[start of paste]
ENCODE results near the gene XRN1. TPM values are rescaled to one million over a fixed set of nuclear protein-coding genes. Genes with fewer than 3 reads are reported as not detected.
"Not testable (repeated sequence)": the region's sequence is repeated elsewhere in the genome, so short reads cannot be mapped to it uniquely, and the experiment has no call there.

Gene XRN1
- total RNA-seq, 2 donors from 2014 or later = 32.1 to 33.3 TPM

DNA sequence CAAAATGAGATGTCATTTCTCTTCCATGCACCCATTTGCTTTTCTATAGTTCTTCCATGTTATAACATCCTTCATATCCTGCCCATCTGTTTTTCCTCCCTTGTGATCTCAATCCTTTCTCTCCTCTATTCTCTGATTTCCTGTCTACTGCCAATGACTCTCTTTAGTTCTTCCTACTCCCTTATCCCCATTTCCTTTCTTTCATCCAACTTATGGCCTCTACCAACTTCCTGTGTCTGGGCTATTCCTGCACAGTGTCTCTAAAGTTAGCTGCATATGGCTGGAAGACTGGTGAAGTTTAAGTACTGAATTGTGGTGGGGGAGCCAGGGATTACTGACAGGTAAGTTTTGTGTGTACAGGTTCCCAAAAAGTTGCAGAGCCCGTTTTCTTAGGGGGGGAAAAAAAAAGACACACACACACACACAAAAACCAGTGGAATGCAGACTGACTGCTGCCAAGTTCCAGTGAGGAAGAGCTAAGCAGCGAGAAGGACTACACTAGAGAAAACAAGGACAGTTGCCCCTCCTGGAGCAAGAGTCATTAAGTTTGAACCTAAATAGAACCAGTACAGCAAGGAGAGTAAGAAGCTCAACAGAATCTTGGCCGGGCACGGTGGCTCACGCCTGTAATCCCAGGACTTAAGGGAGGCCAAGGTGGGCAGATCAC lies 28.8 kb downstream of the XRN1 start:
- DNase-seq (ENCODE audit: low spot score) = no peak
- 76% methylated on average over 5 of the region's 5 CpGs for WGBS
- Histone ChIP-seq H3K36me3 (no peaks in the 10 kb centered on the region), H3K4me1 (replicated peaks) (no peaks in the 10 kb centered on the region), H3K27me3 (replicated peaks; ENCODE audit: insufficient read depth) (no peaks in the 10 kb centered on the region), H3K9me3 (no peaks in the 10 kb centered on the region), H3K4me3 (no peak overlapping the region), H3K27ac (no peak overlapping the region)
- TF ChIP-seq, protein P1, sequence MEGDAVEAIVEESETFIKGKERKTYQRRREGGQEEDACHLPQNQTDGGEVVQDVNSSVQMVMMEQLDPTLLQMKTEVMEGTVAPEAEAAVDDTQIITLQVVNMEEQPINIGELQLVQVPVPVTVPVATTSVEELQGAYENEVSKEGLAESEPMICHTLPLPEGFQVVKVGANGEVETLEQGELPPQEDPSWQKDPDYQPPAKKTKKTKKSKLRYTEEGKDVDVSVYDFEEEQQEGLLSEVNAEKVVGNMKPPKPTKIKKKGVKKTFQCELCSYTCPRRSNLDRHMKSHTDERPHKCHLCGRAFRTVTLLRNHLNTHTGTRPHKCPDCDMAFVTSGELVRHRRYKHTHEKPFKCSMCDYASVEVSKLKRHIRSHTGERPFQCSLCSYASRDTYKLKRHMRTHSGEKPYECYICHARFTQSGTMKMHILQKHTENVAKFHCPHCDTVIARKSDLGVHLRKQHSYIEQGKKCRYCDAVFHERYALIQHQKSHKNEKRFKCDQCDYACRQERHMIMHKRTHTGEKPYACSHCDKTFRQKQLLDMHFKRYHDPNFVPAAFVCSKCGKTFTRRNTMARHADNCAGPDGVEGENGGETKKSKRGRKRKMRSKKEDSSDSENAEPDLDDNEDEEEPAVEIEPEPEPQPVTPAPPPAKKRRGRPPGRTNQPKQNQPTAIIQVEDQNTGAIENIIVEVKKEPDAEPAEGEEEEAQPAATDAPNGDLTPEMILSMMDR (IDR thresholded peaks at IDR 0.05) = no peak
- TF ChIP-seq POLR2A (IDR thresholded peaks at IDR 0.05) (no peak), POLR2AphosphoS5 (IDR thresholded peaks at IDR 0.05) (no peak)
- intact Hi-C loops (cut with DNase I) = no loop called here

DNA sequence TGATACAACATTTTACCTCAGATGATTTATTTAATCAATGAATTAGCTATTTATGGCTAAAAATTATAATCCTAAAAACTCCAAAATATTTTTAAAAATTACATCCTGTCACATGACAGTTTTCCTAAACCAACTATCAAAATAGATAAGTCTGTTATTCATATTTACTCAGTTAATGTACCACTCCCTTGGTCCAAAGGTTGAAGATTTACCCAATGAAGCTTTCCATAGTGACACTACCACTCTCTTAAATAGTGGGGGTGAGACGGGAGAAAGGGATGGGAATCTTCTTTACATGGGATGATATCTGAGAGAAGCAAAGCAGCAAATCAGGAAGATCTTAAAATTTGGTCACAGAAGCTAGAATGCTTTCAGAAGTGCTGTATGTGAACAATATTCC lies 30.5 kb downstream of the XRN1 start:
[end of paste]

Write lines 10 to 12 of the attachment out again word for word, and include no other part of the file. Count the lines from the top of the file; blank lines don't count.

- TF ChIP-seq POLR2A (IDR thresholded peaks at IDR 0.05) (no peak), POLR2AphosphoS5 (IDR thresholded peaks at IDR 0.05) (no peak)
- intact Hi-C loops (cut with DNase I) = no loop called here

DNA sequence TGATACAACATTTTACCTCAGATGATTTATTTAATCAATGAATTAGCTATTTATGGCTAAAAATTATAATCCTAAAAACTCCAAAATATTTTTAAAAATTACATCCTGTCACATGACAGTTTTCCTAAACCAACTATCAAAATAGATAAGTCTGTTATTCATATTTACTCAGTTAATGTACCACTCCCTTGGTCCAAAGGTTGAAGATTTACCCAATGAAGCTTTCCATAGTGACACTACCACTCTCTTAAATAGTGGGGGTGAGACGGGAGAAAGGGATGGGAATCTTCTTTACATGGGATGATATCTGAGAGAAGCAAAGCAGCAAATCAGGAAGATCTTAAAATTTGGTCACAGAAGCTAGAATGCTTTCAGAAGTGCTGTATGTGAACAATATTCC lies 30.5 kb downstream of the XRN1 start: